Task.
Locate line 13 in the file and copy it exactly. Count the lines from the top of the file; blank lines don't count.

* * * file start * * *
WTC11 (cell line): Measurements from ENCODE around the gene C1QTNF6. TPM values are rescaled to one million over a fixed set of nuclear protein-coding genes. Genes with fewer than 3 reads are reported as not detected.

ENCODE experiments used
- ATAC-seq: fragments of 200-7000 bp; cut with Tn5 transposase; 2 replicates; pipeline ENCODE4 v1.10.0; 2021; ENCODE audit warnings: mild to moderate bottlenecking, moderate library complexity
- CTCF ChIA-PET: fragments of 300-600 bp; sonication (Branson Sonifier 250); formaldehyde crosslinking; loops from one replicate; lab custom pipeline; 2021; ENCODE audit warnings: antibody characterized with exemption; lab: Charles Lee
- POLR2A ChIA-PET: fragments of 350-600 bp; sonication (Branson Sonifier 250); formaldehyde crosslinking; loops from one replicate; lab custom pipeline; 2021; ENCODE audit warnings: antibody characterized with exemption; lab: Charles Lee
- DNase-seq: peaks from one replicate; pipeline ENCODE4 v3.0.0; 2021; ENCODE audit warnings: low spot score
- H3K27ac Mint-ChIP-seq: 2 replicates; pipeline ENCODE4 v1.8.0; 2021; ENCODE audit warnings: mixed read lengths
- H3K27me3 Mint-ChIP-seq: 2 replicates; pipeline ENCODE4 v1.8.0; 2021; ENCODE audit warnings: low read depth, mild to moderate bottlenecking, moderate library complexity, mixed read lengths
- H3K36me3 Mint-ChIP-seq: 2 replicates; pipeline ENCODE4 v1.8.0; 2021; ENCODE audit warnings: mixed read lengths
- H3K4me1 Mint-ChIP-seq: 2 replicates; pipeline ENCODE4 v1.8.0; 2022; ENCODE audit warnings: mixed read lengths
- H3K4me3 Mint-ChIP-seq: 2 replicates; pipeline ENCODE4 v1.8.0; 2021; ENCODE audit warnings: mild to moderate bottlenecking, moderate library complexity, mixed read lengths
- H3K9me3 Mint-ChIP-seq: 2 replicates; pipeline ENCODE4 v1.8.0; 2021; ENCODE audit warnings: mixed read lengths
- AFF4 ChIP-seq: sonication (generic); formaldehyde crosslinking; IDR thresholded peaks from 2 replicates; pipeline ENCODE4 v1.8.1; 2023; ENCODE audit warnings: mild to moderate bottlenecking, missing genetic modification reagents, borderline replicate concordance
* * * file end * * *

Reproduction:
- AFF4 ChIP-seq: sonication (generic); formaldehyde crosslinking; IDR thresholded peaks from 2 replicates; pipeline ENCODE4 v1.8.1; 2023; ENCODE audit warnings: mild to moderate bottlenecking, missing genetic modification reagents, borderline replicate concordance